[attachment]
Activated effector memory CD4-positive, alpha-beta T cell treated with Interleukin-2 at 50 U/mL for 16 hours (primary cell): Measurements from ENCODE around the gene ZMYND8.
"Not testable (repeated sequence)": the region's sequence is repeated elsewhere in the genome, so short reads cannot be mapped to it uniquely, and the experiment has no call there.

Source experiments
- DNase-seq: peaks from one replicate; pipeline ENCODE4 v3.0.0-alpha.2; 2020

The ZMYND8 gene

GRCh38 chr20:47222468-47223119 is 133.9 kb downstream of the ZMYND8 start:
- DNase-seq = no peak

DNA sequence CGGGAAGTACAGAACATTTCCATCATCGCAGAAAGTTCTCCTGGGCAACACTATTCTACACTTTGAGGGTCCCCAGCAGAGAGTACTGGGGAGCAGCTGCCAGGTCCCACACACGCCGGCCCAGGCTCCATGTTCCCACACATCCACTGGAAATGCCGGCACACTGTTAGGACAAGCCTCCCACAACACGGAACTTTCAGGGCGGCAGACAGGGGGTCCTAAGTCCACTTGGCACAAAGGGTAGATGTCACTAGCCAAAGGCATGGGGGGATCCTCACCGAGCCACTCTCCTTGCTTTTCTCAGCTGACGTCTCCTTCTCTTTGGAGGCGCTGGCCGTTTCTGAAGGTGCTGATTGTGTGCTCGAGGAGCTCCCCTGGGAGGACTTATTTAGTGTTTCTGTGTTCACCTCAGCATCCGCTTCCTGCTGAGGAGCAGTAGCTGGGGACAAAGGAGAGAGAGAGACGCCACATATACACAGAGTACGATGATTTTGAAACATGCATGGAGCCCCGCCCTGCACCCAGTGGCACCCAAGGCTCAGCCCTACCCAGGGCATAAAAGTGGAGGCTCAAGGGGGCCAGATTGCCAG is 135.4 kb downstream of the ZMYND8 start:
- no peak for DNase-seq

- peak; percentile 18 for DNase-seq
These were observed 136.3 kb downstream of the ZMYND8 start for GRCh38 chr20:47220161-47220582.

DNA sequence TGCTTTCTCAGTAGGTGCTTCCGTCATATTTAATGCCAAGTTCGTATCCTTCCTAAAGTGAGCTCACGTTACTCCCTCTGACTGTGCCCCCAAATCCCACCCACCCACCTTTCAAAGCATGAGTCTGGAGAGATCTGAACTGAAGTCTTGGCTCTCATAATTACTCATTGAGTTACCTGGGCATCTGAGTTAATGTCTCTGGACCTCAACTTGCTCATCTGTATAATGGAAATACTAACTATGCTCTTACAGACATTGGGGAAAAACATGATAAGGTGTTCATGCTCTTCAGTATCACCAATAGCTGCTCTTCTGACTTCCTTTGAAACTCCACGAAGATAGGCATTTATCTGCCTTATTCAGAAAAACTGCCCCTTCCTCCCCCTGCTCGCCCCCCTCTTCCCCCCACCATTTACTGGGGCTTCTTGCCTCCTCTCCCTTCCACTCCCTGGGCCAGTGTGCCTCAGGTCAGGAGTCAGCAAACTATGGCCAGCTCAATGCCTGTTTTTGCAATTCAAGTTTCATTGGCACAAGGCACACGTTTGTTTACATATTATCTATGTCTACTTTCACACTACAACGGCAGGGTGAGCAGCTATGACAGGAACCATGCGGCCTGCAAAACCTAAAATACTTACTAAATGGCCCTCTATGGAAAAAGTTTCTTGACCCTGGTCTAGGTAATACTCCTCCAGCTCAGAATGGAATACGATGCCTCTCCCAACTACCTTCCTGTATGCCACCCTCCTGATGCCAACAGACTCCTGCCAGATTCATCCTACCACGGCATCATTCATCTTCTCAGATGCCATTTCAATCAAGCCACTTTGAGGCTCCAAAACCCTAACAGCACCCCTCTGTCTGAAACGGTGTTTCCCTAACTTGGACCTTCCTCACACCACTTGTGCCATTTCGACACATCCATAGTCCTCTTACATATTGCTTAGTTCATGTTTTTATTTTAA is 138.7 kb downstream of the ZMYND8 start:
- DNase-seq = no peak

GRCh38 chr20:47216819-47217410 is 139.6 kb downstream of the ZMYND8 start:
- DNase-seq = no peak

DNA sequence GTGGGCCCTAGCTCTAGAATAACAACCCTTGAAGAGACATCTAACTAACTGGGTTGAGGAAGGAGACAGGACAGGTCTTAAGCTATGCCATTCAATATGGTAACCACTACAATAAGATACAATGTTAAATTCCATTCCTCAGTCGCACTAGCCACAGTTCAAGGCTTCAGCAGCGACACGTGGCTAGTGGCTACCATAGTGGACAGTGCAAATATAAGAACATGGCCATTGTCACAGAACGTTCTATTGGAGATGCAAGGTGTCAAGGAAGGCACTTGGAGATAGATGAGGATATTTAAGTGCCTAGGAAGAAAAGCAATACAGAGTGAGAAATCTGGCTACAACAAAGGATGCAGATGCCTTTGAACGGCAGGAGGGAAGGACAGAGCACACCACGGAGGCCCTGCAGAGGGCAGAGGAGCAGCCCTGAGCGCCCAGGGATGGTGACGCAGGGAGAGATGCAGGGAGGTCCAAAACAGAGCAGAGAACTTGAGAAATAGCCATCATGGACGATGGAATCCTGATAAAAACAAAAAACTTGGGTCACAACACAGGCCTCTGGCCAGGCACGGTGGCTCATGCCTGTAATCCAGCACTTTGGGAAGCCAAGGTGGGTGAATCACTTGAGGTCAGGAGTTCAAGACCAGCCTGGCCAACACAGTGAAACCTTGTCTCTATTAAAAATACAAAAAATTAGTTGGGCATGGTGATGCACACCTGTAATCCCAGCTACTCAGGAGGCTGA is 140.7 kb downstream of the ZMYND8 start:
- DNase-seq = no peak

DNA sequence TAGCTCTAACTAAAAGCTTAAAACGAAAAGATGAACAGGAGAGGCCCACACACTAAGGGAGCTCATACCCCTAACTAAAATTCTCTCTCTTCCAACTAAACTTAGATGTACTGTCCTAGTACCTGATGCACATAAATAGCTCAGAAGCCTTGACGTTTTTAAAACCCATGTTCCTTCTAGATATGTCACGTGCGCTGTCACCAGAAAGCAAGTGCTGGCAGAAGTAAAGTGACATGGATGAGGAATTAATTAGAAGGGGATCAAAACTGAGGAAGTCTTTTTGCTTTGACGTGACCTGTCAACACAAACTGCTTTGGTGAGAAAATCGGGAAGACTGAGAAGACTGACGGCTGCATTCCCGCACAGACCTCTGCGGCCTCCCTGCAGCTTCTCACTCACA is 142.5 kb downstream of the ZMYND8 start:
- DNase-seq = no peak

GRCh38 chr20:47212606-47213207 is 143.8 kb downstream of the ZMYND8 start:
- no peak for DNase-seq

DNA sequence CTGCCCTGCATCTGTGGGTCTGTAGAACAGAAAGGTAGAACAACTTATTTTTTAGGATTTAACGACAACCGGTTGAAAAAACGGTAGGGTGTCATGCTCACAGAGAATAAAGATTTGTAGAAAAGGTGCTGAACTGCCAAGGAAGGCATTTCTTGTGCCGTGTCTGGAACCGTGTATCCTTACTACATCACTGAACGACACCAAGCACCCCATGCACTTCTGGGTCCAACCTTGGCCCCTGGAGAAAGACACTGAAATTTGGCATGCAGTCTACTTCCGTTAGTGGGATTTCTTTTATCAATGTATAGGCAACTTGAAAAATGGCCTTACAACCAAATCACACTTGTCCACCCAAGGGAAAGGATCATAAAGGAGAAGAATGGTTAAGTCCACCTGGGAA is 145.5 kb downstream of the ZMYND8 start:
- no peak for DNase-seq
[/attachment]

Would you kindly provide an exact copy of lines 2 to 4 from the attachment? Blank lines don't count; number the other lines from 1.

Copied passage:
"Not testable (repeated sequence)": the region's sequence is repeated elsewhere in the genome, so short reads cannot be mapped to it uniquely, and the experiment has no call there.

Source experiments
- DNase-seq: peaks from one replicate; pipeline ENCODE4 v3.0.0-alpha.2; 2020